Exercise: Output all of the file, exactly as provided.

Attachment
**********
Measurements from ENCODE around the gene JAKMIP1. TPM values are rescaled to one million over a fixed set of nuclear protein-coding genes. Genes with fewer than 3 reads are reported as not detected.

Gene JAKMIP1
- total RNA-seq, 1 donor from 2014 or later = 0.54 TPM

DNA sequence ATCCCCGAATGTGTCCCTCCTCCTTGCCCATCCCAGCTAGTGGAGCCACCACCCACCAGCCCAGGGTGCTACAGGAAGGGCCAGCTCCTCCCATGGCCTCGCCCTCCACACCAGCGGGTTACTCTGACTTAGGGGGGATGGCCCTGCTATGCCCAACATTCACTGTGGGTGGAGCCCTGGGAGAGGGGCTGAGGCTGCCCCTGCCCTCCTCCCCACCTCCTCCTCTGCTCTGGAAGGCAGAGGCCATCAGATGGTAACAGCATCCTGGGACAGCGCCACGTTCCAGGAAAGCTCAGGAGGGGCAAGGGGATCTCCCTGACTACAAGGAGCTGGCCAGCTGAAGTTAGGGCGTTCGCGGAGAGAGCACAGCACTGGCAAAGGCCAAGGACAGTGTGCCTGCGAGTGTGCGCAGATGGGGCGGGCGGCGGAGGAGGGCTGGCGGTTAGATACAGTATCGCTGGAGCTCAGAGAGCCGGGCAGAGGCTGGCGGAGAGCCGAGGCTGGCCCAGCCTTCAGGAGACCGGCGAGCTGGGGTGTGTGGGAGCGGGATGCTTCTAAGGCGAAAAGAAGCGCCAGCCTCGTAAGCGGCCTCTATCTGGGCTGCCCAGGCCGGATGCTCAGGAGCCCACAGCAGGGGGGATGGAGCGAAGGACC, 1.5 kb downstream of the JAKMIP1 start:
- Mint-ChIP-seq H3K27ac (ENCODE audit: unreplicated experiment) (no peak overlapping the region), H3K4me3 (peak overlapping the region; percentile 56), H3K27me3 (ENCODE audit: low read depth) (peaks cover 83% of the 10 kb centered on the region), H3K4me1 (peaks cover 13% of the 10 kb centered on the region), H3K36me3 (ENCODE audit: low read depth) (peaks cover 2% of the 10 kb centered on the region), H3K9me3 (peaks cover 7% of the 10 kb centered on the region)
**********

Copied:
Measurements from ENCODE around the gene JAKMIP1. TPM values are rescaled to one million over a fixed set of nuclear protein-coding genes. Genes with fewer than 3 reads are reported as not detected.

Gene JAKMIP1
- total RNA-seq, 1 donor from 2014 or later = 0.54 TPM

DNA sequence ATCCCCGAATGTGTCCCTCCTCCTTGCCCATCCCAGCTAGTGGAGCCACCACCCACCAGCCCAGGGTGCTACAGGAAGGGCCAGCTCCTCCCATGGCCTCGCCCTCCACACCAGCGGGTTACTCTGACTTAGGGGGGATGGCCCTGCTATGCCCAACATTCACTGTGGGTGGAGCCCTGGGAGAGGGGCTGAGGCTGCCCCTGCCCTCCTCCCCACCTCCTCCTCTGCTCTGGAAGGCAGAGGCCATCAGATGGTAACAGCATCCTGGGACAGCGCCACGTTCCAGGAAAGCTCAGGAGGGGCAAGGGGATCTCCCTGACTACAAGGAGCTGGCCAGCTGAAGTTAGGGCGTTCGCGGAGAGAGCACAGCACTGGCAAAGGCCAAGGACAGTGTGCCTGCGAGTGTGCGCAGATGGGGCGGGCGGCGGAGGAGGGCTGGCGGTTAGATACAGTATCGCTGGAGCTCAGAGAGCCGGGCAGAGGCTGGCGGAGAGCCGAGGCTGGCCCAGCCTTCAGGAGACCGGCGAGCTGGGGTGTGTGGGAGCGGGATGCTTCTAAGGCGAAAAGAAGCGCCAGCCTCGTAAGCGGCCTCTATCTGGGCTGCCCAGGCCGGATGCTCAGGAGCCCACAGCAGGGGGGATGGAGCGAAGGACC, 1.5 kb downstream of the JAKMIP1 start:
- Mint-ChIP-seq H3K27ac (ENCODE audit: unreplicated experiment) (no peak overlapping the region), H3K4me3 (peak overlapping the region; percentile 56), H3K27me3 (ENCODE audit: low read depth) (peaks cover 83% of the 10 kb centered on the region), H3K4me1 (peaks cover 13% of the 10 kb centered on the region), H3K36me3 (ENCODE audit: low read depth) (peaks cover 2% of the 10 kb centered on the region), H3K9me3 (peaks cover 7% of the 10 kb centered on the region)